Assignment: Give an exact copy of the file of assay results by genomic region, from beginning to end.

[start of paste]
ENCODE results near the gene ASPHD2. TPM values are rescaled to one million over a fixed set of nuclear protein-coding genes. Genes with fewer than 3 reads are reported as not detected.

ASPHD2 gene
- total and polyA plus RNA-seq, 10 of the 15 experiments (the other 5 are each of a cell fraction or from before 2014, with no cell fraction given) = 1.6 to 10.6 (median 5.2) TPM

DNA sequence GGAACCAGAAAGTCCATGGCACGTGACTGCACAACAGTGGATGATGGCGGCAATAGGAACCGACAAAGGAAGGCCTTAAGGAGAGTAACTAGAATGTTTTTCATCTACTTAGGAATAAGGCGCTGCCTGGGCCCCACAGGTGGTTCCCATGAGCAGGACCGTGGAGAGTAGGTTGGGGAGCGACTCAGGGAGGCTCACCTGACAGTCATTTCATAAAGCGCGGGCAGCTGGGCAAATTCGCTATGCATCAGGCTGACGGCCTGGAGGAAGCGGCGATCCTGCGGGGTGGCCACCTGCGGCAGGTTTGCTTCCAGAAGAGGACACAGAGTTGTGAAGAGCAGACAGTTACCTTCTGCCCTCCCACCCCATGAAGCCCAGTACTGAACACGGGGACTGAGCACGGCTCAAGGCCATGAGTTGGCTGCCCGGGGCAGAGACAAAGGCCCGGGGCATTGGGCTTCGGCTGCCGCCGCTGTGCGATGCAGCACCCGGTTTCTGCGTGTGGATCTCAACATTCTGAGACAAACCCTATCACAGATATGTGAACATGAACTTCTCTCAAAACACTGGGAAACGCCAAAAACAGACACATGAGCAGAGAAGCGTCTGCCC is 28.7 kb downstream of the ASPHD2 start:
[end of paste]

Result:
ENCODE results near the gene ASPHD2. TPM values are rescaled to one million over a fixed set of nuclear protein-coding genes. Genes with fewer than 3 reads are reported as not detected.

ASPHD2 gene
- total and polyA plus RNA-seq, 10 of the 15 experiments (the other 5 are each of a cell fraction or from before 2014, with no cell fraction given) = 1.6 to 10.6 (median 5.2) TPM

DNA sequence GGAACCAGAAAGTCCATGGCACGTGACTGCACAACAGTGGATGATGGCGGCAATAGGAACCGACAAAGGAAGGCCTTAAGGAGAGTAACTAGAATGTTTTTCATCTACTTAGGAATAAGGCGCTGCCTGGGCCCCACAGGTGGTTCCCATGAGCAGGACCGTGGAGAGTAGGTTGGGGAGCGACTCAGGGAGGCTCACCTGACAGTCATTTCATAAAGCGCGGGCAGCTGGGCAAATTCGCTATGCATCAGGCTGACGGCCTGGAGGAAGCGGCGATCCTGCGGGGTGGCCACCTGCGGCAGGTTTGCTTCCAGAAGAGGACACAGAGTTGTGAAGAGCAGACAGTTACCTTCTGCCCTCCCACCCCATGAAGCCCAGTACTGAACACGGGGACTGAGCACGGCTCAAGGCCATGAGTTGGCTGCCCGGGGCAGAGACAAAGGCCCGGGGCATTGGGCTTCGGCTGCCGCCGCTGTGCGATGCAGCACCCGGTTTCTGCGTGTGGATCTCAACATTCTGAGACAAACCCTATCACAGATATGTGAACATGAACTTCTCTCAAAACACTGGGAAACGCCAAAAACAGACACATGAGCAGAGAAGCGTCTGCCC is 28.7 kb downstream of the ASPHD2 start: